One week after receiving both the Horse of 2016 and Champion Older Horse Eclipse Awards, California Chrome met his chief rival for Horse of the Year, Arrogate (the winner of the 3-year-old Male Eclipse). The two were entered in the premiere of the Pegasus Stakes at Florida’s Gulfstream Park.
Created by Frank Stronach, chairman of the company that owns a collection of American racetracks including Santa Anita and Gulfstream, the Pegasus offered a $7million first place prize. To provide that large of a payout, owners of twelve entrants were required to each put up a $1million entry fee. They were guaranteed a minimum $250,000 return, no matter where their horse finished.
While Arrogate was the betting favorite (at 4 to 5 at post time), Chrome was close by at 6 to 5 and earned the largest roar from the crowd as he and jockey Victor Espinoza headed to the track. The Pegasus was to be Chrome’s final race before retiring to stud at Taylor Made Farms.
Crowds watched at Gulfstream, via simulcasts at other racetracks across the country, and on NBC-TV. Not only were the “Chromies” on hand, but so were fans of the sport who have watched the highs and lows of Chrome’s career- wins at the Kentucky Derby and Preakness followed by missing the Triple Crown with a loss in the Belmont; success at the Dubai World Cup; an unsuccessful attempt at English racing; and a terrific 2016 season with six straight wins until he met Arrogate at the Breeders’ Cup Classic and lost by half a length.
For the Pegasus, Arrogate and jockey Mike Smith drew the more enviable number one post position while Chrome had the far outside number twelve spot. This meant Espinoza would have to get Chrome to immediately take off, much like the winged horse Pegasus, to be near the front of the pack before the early first turn in the 1 1/8 mile distance at Gulfstream.
And Espinoza did just that, successfully placing Chrome at fourth and then up to third alongside Arrogate. The race looked like it was going to be the much anticipated match race until the contenders neared the far turn along the backstretch. At that point, while Arrogate and Smith took off, aiming for the lead, Chrome and Espinoza started to slow. Stunned crowds watched as other horses passed Chrome. Entering the final stretch, Espinoza stopped urging the champ. They ultimately crossed the finish line in ninth place.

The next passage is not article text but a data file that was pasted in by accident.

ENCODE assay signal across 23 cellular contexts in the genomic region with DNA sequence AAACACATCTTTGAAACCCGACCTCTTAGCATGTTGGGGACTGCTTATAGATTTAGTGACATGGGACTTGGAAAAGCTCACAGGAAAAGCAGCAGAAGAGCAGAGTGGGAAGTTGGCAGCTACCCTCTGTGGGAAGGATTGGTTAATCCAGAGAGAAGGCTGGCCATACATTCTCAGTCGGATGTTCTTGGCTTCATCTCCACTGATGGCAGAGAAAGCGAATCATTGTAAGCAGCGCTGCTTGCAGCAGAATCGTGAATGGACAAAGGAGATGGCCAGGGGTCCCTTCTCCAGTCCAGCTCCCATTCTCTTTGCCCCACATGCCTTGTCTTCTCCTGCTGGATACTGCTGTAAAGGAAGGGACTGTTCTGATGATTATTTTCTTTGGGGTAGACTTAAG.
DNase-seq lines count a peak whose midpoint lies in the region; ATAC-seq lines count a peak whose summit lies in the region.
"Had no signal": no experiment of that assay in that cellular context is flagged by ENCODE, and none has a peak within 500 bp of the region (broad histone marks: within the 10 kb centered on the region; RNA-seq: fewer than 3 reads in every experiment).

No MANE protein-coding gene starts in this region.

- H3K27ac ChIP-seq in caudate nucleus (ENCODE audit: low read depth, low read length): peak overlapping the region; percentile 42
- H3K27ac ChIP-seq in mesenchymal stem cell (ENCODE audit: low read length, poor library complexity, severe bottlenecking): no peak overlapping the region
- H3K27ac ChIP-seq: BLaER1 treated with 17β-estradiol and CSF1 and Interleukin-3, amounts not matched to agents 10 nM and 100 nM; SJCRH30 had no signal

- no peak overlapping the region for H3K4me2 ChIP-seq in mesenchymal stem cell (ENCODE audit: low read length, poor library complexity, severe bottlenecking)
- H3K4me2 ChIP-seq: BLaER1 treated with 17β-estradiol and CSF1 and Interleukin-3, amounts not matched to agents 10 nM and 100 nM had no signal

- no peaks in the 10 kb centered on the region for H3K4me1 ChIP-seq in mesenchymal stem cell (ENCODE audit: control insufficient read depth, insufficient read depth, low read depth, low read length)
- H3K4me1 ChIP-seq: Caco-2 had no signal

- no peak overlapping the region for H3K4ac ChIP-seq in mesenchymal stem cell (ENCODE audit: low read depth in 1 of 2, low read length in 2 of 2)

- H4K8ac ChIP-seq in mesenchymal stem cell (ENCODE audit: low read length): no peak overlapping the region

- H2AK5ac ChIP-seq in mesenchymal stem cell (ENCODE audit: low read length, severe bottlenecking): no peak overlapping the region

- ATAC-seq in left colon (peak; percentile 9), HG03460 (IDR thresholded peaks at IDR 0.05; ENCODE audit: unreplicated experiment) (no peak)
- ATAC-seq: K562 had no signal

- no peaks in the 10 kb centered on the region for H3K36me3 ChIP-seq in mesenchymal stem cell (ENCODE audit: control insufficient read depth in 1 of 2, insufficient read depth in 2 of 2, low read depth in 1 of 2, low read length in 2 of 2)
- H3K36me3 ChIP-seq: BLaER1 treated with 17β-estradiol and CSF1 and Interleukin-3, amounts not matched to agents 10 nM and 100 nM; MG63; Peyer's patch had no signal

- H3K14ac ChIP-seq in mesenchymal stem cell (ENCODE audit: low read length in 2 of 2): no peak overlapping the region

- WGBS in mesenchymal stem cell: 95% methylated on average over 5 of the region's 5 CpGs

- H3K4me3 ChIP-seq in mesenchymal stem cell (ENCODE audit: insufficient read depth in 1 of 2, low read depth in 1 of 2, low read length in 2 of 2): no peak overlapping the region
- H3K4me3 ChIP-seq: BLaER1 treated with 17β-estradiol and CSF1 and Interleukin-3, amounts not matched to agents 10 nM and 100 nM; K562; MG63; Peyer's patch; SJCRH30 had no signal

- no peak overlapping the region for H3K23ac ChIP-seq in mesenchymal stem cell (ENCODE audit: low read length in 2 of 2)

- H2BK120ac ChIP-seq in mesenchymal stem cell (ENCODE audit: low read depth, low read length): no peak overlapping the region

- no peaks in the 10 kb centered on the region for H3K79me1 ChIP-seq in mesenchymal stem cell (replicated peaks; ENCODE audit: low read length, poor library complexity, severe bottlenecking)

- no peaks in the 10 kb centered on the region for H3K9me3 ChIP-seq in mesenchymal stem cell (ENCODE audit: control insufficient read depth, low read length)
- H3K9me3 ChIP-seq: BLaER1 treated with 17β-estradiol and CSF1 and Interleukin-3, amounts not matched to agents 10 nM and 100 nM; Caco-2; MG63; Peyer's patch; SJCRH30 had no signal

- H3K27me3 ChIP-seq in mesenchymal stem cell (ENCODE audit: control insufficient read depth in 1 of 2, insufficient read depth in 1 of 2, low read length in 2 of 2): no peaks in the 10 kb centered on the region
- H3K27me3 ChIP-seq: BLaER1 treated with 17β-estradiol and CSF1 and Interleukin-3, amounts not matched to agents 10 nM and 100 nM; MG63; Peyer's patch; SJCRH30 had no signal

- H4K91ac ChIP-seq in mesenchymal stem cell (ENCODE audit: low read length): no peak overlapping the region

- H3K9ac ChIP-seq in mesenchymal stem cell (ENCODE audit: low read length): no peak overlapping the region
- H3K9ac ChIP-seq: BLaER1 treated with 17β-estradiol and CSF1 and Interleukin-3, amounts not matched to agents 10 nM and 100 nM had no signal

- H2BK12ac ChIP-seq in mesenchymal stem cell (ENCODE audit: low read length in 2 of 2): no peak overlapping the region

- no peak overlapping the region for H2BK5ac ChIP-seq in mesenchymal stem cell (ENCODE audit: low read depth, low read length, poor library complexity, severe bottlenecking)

The victory was Arrogate’s in a perfectly run race. But, the final career race for Chrome was a reminder that, as in any sport, injuries are a possibility. Chrome’s trainer, Art Sherman, told TVG after the race that Chrome was exhibiting issues with his front right leg. His leg was to be examined to determine whether the cause was fluid on Chrome’s knee or a bone chip.
Either way, despite the disappointing finish, the bright side is that Espinoza worked as a team with Chrome. When the champ began to slow rather than take off, Espinoza didn’t push the thoroughbred to “work through the pain.” By easing up at the top of the final home stretch, Espinoza respected Chrome’s condition and put the thoroughbred’s welfare first.
Over his career, California Chrome has experienced a roller coaster of events. The product of a $10,000 investment, he went on to win purses totaling $14.75million, making him North America’s top money-earning horse. And, despite some awkward public comments from his original owners, Chrome has always had racing fans’ hearts. He twice won the Vox Populi (in 2014 and 2016), an award created by Secretariat’s owner Penny Chenery to let racing fans vote for their favorite horse of the year.
Chrome reinvigorated the training career of 79-year-old Sherman and made jockey Espinoza a household name the year before he was associated with Grand Slam winner American Pharoah. So, it is with thanks to a true thoroughbred champ that Chrome is wished a speedy recovery and a very successful retirement at Taylor Made in Kentucky.